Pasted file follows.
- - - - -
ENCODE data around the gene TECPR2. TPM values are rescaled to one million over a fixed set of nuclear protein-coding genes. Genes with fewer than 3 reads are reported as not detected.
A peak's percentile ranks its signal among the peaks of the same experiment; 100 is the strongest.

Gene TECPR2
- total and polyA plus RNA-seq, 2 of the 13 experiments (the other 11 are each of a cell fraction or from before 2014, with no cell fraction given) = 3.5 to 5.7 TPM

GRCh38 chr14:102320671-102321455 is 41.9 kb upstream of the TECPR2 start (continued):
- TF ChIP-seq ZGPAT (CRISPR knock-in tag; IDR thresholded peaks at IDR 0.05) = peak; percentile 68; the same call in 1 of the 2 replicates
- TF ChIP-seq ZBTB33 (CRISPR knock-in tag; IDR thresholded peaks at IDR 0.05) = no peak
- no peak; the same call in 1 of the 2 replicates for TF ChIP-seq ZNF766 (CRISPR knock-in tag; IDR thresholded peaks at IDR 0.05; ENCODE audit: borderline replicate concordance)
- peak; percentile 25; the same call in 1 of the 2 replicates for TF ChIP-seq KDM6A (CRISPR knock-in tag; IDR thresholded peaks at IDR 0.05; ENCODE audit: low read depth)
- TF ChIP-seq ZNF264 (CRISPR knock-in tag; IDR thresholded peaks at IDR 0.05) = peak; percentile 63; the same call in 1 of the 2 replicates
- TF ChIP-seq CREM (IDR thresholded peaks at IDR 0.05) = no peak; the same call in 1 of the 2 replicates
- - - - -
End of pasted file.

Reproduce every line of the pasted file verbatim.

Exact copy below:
ENCODE data around the gene TECPR2. TPM values are rescaled to one million over a fixed set of nuclear protein-coding genes. Genes with fewer than 3 reads are reported as not detected.
A peak's percentile ranks its signal among the peaks of the same experiment; 100 is the strongest.

Gene TECPR2
- total and polyA plus RNA-seq, 2 of the 13 experiments (the other 11 are each of a cell fraction or from before 2014, with no cell fraction given) = 3.5 to 5.7 TPM

GRCh38 chr14:102320671-102321455 is 41.9 kb upstream of the TECPR2 start (continued):
- TF ChIP-seq ZGPAT (CRISPR knock-in tag; IDR thresholded peaks at IDR 0.05) = peak; percentile 68; the same call in 1 of the 2 replicates
- TF ChIP-seq ZBTB33 (CRISPR knock-in tag; IDR thresholded peaks at IDR 0.05) = no peak
- no peak; the same call in 1 of the 2 replicates for TF ChIP-seq ZNF766 (CRISPR knock-in tag; IDR thresholded peaks at IDR 0.05; ENCODE audit: borderline replicate concordance)
- peak; percentile 25; the same call in 1 of the 2 replicates for TF ChIP-seq KDM6A (CRISPR knock-in tag; IDR thresholded peaks at IDR 0.05; ENCODE audit: low read depth)
- TF ChIP-seq ZNF264 (CRISPR knock-in tag; IDR thresholded peaks at IDR 0.05) = peak; percentile 63; the same call in 1 of the 2 replicates
- TF ChIP-seq CREM (IDR thresholded peaks at IDR 0.05) = no peak; the same call in 1 of the 2 replicates